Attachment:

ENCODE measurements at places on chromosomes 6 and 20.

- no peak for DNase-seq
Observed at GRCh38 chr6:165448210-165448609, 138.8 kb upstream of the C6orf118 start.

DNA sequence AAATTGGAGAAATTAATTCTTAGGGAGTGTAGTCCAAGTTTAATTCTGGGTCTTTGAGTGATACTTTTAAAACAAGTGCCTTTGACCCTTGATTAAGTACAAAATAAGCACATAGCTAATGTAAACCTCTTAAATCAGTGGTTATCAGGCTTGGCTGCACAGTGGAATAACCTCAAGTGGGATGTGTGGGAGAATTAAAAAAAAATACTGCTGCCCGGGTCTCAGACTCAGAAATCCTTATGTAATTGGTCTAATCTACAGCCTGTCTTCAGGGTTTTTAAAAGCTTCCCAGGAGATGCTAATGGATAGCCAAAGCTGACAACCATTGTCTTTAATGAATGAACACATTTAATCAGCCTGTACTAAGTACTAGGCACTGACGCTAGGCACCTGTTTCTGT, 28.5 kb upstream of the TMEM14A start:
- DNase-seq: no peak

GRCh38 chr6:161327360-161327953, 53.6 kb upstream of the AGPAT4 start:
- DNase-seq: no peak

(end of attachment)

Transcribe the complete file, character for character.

ENCODE measurements at places on chromosomes 6 and 20.

- no peak for DNase-seq
Observed at GRCh38 chr6:165448210-165448609, 138.8 kb upstream of the C6orf118 start.

DNA sequence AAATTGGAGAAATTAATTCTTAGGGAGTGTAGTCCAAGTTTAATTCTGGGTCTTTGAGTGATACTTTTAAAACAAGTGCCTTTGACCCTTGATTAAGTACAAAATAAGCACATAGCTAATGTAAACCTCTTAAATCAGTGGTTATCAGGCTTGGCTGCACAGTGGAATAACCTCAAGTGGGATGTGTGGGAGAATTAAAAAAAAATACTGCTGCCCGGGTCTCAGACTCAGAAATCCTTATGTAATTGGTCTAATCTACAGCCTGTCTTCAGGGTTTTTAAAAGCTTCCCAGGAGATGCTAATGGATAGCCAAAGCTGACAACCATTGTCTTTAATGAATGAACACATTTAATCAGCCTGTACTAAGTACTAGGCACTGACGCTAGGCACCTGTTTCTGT, 28.5 kb upstream of the TMEM14A start:
- DNase-seq: no peak

GRCh38 chr6:161327360-161327953, 53.6 kb upstream of the AGPAT4 start:
- DNase-seq: no peak